Scholar Voices: How my passion for business and social impact led me to Converse
I am currently a senior at Dartmouth College, majoring in Sociology and minoring in Markets, Economics and Management. I hope to merge both my passions for business and social impact over the course of my career. I have been part of many different organizations that give back to the community, including TGR Foundation’s Earl Woods Scholar Program.
In 2016, I co-founded Empowering Generations of Leaders (E.G.O.L), a collective that works on developing young leaders in the community and encourages them to lend their voice in the worlds of art, politics and civic engagement to change their neighborhoods for the better. More recently, I also co-founded my clothing company R.House. With my company, I have been able to provide a platform and a distribution channel for young creatives of color.
E.G.O.L focuses on equipping young people, primarily Boston natives, who come from disadvantaged communities within the city. Boston is a mecca for technology, medicine, arts and politics. There are a lot of local young people who do not have knowledge about and access to the resources in their community. Our organization is working to equalize the playing field and move the needle in making this city more equitable for youth and disadvantaged communities. Each year we publish a strategic priority. Priorities can range from providing arts education to students to increasing youth awareness around civic engagement. In this way, we hope to be able to tackle the many institutionalized barriers that inhibit young people from reaping the full rewards of their blossoming community.
Our most recent project was an “Immigrants Keep Us Safe” fundraiser. The COVID-19 pandemic has been horrifying in every way imaginable, but it has also mobilized communities around the world to show the best of who we are as people. As a child of immigrants, I have seen firsthand the contributions that they make to our communities. The world is now recognizing what we have always known. The work of immigrants on the front-line in our hospitals, grocery stores and food services is often without fanfare but has an extraordinary impact on our daily lives. Due to their sacrifice, we are able to stay home. Immigrants are also being excluded from federal COVID-19 emergency relief payments. As a way to do our part, E.G.O.L decided to sell t-shirts and donate all proceeds to MassUndocuFund, an organization dedicated to providing resources to undocumented families.
I love helping my community any chance I can and finding a way to do that with my love for fashion has always been my goal. With that, I decided to start a new fashion label in early 2020. R.House was created to be a clothing design collective that validates and uplifts the work of minority creatives within the fashion arena. The name R.House is a play on words, signifying “Our House,” or a space in which creative people of color can enjoy artistic freedom while feeling liberated from the need for validation from major corporate-owned figures within the industry. The goal is to avoid the trap of having their ideas appropriated.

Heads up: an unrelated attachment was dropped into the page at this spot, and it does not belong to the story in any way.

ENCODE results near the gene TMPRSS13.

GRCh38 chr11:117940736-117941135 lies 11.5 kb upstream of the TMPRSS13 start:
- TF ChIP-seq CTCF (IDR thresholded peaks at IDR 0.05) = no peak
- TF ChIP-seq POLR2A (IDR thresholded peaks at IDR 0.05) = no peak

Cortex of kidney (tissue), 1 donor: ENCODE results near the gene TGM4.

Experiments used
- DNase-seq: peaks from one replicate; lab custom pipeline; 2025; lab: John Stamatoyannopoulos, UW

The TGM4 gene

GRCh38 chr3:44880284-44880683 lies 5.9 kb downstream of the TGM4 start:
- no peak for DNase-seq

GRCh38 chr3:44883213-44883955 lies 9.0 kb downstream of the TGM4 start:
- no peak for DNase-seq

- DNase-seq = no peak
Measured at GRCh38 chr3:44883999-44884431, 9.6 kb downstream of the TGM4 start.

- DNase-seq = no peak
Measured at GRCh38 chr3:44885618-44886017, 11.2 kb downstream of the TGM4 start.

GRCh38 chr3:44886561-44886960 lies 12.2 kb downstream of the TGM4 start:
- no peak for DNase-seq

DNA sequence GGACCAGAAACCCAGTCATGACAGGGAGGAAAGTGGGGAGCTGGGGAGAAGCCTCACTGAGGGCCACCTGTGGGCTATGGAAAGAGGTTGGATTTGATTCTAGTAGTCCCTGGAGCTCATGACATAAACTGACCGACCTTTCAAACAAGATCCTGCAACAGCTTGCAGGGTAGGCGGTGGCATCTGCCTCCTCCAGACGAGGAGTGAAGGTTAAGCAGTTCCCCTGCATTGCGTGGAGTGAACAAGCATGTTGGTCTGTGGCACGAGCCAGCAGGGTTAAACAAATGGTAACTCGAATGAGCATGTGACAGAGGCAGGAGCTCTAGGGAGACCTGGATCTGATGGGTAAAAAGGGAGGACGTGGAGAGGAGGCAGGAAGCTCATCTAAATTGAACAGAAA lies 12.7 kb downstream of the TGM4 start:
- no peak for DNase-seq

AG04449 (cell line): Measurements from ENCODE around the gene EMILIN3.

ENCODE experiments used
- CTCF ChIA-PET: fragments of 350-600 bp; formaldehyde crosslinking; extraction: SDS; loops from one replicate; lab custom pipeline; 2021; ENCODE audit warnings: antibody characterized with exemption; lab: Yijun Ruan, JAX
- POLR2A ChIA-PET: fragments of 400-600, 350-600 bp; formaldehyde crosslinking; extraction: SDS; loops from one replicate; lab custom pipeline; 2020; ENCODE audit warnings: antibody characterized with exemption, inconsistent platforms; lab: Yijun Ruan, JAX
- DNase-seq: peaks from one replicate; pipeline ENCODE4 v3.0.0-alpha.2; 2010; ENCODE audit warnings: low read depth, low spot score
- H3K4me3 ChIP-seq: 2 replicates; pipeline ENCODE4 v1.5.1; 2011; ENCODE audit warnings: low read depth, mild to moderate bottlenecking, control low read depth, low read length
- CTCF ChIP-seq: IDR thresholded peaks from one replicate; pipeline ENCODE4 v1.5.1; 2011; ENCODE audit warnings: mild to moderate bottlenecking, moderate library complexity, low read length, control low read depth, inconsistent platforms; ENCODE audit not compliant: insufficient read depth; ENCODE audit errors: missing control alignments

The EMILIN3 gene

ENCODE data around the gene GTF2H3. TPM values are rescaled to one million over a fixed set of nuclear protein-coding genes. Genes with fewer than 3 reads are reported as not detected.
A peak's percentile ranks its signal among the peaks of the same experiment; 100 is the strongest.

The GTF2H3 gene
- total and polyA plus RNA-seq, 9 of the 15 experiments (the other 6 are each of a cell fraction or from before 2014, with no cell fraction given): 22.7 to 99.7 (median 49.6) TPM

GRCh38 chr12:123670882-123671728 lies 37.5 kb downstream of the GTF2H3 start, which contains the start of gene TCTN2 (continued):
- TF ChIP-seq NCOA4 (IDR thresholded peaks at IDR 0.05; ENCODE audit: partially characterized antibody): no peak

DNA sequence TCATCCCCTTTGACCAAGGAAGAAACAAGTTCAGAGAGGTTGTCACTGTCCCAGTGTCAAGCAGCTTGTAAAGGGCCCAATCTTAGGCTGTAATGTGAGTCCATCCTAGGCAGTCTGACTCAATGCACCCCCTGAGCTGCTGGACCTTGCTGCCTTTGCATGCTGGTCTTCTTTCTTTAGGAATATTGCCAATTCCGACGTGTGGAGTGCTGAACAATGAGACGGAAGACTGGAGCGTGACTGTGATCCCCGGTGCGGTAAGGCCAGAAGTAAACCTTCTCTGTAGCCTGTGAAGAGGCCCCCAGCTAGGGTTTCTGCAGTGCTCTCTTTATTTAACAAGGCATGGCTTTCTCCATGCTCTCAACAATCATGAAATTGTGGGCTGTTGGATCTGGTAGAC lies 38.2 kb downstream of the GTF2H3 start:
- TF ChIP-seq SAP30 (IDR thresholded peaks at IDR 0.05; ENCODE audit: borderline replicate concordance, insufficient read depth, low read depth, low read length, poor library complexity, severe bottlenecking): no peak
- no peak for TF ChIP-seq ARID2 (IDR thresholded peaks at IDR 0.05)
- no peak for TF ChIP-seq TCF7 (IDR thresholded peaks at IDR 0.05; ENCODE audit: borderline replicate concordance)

I have always been interested in fashion and started my first clothing line when I was 14 years old. I knew I wanted to develop more skills within the business side of the industry, but the fashion industry is a little tricky; it’s rare to find job postings online, and most internships are unpaid. Networking and relationship building are the keys to obtaining an opportunity in the industry.
I knew I wanted to be at Converse, it was a dream since I was a kid. I looked up different recruiters from the companies and started reaching out on LinkedIn. I started each message talking about my interest, then asked about potential openings and attached my résumé. I didn’t get many responses at first. Then I tried using RocketReach, a site that helps you crack the code for how companies assign email formats. After about 50 emails and countless bounce backs, I got a response from Converse. A recruiter reached out and invited me to have a 15-minute chat that led to a summer internship opportunity.
At Converse, I worked with the North American marketing team. I conducted a competitive analysis and presented my recommendations on how to best respond to COVID-19 and the Black Lives Matter movement to the Converse marketing leadership. I also had the chance to develop an influencer marketing strategy for the Converse basketball team.
The experience and growth that I was fortunate to have in a short time still amaze me. Converse is a place like no other. I enjoyed every minute of my internship and have never felt more at home than I have in the past nine weeks. One of the most important things that I value from my experience was the ability to be my authentic self. I’ve always found myself in the world wearing different masks to be accepted in certain spaces. This is the first time I could truly come as myself and be received with open arms. Knowing that the culture at the company is one that values authenticity, I’m excited and proud to share that I recently accepted a full-time offer to join the Converse team following my graduation from Dartmouth College. Dreams really do come true!
I want to thank TGR Foundation and the Earl Woods Scholar team for all their guidance and mentorship on my journey. Truly, I am grateful for the love and support. The love that I have for the staff is beyond words. They took a chance on a kid from Boston and made him believe he could do anything, and for that, I am forever grateful.
Redefining what it means to be a champion.⠀⠀
The Earl Woods Scholar Program is funded through support from TGR Live Events, State Street, Farmers Insurance, Aptive Environmental and Bank of the West. Join us to support more students like Natan on their path to college and career success. Click here to learn more about the Earl Woods Scholar Program.